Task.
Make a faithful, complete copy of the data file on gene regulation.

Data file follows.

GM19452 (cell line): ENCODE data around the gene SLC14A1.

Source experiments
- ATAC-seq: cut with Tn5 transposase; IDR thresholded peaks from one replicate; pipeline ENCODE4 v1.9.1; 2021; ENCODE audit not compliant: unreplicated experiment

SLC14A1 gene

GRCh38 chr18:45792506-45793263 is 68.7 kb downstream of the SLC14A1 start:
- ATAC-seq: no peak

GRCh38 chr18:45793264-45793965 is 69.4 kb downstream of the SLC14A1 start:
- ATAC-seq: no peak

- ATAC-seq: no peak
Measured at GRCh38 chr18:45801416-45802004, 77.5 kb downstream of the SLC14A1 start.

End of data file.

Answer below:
GM19452 (cell line): ENCODE data around the gene SLC14A1.

Source experiments
- ATAC-seq: cut with Tn5 transposase; IDR thresholded peaks from one replicate; pipeline ENCODE4 v1.9.1; 2021; ENCODE audit not compliant: unreplicated experiment

SLC14A1 gene

GRCh38 chr18:45792506-45793263 is 68.7 kb downstream of the SLC14A1 start:
- ATAC-seq: no peak

GRCh38 chr18:45793264-45793965 is 69.4 kb downstream of the SLC14A1 start:
- ATAC-seq: no peak

- ATAC-seq: no peak
Measured at GRCh38 chr18:45801416-45802004, 77.5 kb downstream of the SLC14A1 start.